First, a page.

“Don’t judge me, Cathy. I’m sure you’ve made mistakes in your private life.”

“Too true. [She paused] Three hours, you say. I’m not sure whether that makes him a fast worker or plain dilatory.”

“One thing he wasn’t – I guess I should say isn’t – is plain. Think George Clooney.”

Lulu thought George Clooney and smiled.

“And things had been tough at home with Paul. I won’t bore you with that because it’s boring for me as well. Anyhow, we exchanged numbers at Kennedy and he said he’d call me the next week, once we were both back in London. He didn’t try anything rushed, like trying to move into my hotel room or anything, and I liked that. I also didn’t think he’d actually call, but he did. We started an affair within the week.”

“OK, let’s make that a pretty fast worker, then.”

Ellen smiled rather ruefully.  “Like I said, for reasons to do with home, perhaps I needed an affair at that time. I was feeling vulnerable, unwanted, and it was good to be made to feel vital, to feel important. Anyhow, the whole thing lasted for less than four months. Gradually, what had initially been charming became irritating. Of course, I was getting a guilt complex by then, which would have altered things eventually anyway, I’m sure, but whereas our meetings at first were always fun – even not counting the sex – he got to be more demanding, insisting that he should be able to see more of me. I began to realise that something was going to have to give sooner or later and I knew, there was no question to the contrary, that it would have to be David. It wasn’t going to be my marriage or my job. I decided to call it quits before things got out of hand.”

“So where did you do it?”

“Finish it?”

“No, have sex?”

Ellen looked shocked. “Pardon?”

“Where did you have sex? A hotel? His place? In a churchyard?”

She smiled. “Oh, at a hotel. I think he had a special rate.”

“A friend was telling me the other day that one London hotel chain has a 120% occupancy rate. A couple check-in at lunchtime and check out that afternoon, so the hotel is able to get someone else in overnight.”

Ellen grinned. “I don’t think that figure could have included us. It was always all afternoon.”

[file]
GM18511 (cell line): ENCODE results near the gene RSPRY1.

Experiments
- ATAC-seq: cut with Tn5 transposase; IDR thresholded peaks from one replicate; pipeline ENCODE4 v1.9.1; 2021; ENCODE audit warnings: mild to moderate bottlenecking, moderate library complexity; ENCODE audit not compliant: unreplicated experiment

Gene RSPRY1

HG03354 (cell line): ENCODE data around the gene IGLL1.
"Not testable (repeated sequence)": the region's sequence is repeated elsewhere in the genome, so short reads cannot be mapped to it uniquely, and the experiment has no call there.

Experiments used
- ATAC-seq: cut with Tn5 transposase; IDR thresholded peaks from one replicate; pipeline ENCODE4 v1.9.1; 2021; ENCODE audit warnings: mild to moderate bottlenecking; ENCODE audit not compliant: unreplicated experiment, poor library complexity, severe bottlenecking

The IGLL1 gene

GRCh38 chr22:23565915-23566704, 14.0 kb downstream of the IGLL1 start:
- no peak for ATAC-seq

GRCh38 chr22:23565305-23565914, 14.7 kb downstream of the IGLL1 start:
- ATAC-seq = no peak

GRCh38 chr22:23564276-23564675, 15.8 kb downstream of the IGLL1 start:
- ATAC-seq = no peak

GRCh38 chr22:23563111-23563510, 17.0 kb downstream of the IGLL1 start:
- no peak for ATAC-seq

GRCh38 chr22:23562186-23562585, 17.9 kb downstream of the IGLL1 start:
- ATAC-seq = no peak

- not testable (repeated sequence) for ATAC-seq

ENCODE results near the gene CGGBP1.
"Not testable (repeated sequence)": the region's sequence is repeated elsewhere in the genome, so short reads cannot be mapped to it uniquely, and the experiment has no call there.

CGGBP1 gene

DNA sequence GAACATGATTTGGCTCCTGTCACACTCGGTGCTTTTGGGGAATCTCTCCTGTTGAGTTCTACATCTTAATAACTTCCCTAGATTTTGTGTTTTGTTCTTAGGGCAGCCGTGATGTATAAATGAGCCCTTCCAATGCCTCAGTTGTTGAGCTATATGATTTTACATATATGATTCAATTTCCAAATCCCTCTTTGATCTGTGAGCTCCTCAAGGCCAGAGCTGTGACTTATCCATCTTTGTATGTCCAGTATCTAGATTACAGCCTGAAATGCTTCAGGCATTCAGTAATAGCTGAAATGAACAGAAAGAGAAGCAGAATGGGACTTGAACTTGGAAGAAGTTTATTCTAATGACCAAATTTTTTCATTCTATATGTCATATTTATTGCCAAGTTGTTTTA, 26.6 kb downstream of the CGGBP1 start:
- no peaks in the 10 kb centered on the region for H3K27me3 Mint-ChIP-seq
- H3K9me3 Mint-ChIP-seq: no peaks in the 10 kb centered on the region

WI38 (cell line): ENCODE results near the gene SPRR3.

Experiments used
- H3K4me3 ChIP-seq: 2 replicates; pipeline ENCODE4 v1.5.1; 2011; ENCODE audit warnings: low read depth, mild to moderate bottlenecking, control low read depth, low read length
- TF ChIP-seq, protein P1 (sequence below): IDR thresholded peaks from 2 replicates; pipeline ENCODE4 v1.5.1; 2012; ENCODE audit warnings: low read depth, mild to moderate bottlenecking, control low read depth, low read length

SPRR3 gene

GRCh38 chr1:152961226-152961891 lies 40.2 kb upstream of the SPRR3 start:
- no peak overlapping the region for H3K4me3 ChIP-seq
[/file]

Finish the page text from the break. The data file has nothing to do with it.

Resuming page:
“Good for you. Sorry – I interrupted you with that.”

“That’s OK. Where was I? Oh yes. Breaking it off. We met for a drink one evening. I had kind of forewarned him on the phone that something was amiss, but he was still surprised. But only surprised at that point. He didn’t go into shock or anything, and he made all the right noises about wanting to keep things civil and so on. It was a week before things got bad.”

The waiter arrived to clear their plates.

“We agreed to keep in touch, to be friends, which I think was in fact probably close to impossible in the circumstances we were in. What I should have done, I realised soon afterwards, was to be the one to make the first ‘friendship’ call. But I didn’t want to seem too eager, as if I was having second thoughts about finishing it. I guess that’s a very difficult balance to get right, especially given the guy I was dealing with, and I got it wrong.”

“What happened?”

“About a week later, he called me at home. I answered. He was drunk, very drunk, and very abusive. I was a whore, I was a slag. There wasn’t much bad that I wasn’t. After taking about three minutes of crap, I hung up. He called again twice more that night, and both times I hung up without talking to him. I was just grateful that Paul wasn’t in, but that was only the beginning.

“The next call was two nights later. This time Paul was in, and I made the mistake of entering into a whispered conversation with David, which got us nowhere, and I ended up slamming the phone down again. Then I took it off the cradle so there could be no more calls. I tell you, I didn’t sleep at all that night. I thought about changing the number, everything, but obviously I couldn’t come up with a convincing reason to give to Paul for doing that without running the risk of arousing his suspicions.

“We had about two weeks of this, on and off, before David realised I would hang up if he called. I would tell Paul it was a wrong number or an obscene call, and since David would hang up from his end if Paul answered, Paul believed we just had an occasional sex-obsessed nutter trying to talk to me. But then David tried a new tack. I got a couple of slam-downs from the other end one night before Paul answered a call. I could hear him in the next room. I was horrified. I just knew it was David, and he was talking to Paul.”